Why is Barington Capital Group proposing a spinoff?
Barington Capital Group is encouraging Darden Restaurant Inc. (DRI) to split its brand because the firm believes that the restaurant conglomerate simply has too many layers and brands to manage that it’s likely hindering Darden’s competitive responsiveness rather than facilitating it. A spin-off, the investment firm says, will streamline Darden and make its brands more competitive again amid market changes and the company’s poor stock price performance.
McDonald’s underperformance during acquisition and outperformance after divestiture
To support the idea, the hedge fund draws on previous data. When McDonald’s Corp. (MCD) acquired Chipotle, Donato, and Boston Market from 1998 to 2000, share prices mostly moved sideways. But when McDonald began selling those acquisitions from 2003—a divestiture of Donato’s Pizza in 2003, an IPO of Chipotle in 2006, sale of Boston Market in 2007, and Pret A Manger in 2008—the company’s stock price grew from $25 to its recent price of $100 a share. While there are numerous other factors that come into play, MCD’s gradual outperformance against the Consumer Discretionary Select Sector SPDR ETF (XLY) is no coincidence.
Brinker CEO says managing a portfolio is difficult
Brinker International Inc. (EAT) also followed a similar strategy, selling off six brands over the past ten years to focus on its existing brands—Chili’s and Maggiano. Since the company disposed of On the Border Mexcian Grill & Cantina on June 30, 2010, the shares of EAT have appreciated over 205% as of September 20, 2013. As Brinker’s CEO, Doug Brooks, mentioned, “The market makes managing a portfolio much more difficult. It’s hard enough to have one business that’s really successful.”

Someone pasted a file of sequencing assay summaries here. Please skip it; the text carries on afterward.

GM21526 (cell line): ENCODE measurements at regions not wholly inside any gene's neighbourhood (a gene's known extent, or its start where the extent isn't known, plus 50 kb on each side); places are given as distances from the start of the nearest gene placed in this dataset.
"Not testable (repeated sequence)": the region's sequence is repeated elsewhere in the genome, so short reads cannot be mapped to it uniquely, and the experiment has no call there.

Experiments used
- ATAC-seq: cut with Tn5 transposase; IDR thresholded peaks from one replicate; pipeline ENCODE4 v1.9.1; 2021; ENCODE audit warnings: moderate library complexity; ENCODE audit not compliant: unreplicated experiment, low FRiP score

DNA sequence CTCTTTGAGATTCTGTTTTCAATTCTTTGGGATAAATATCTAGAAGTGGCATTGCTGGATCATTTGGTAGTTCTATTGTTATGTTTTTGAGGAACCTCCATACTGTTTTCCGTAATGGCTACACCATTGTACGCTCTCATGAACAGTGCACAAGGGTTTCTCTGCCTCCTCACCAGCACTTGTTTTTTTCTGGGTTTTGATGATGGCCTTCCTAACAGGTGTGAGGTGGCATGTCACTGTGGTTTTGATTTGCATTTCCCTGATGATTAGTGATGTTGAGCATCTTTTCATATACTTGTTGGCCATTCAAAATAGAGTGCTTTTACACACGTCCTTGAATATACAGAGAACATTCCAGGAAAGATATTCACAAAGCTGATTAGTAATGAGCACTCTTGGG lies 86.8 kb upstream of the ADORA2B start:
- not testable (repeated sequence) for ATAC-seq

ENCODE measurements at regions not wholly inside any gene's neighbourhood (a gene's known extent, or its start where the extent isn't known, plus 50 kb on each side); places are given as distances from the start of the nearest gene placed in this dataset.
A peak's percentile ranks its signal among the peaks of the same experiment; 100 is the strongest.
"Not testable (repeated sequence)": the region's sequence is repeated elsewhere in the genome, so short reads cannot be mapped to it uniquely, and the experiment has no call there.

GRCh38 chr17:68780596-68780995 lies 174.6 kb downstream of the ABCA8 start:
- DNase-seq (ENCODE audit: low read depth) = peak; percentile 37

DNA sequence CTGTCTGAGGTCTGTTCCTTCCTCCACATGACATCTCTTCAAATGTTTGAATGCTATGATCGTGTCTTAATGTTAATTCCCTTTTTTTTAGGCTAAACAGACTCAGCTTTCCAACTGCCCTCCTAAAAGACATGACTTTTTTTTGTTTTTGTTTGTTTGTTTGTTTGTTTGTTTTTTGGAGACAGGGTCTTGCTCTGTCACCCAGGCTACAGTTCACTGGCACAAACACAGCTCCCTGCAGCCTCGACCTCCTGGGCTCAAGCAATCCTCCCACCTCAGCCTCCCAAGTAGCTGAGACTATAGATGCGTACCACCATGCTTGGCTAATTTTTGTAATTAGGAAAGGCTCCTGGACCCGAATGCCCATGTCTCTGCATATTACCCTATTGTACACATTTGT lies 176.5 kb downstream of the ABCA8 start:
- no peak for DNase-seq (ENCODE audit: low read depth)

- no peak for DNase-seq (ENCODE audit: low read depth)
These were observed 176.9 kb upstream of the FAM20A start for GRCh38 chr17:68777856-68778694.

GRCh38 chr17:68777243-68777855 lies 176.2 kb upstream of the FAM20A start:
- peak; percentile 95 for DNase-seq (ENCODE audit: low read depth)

While these are examples that Barington Capital Group LP had provided, and the firm mostly talks about how the parent companies, MCD and EAT, have performed after spinoffs, spinoffs in general could be every investor’s opportunity to beat the market. A study done at Penn State has found that spinoff companies have outperformed the S&P 500 by 10% every year in the first three years of their independence for the 25 years of study until 1988. The parent companies also do well, with 6% outperformance each year. If nothing has changed since then, then investing in spinoffs should still generate higher returns for investors overall.
Why spinoffs outperform
In the book You Can Be a Stock Market Genius written by Joel Greenblatt (one of the best hedge fund managers in history, who focuses on special situations and value investing), the author explains that spinoffs tend to outperform because a spinoff is an inefficient method of distributing stock to the wrong people. Plus, “when a business and its management are freed from a large corporate parent, the combination of accountability, responsibility and more direct incentives” are sources of motivation and entrepreneurial forces that drive company performance.
While spinoffs generally outperform, Greenblatt recommends investors do some research and analysis on companies to find the best opportunities. Indeed, the Guggenheim Spin-Off ETF (CSD), which is an ETF designed to invest in spinoffs, hasn’t performed as well as the XLY since its inception in 2007.
Will Darden Restaurants Inc. (DRI) be one of those stocks that just might outperform the market? Let’s find out.
© 2013 Market Realist, Inc.
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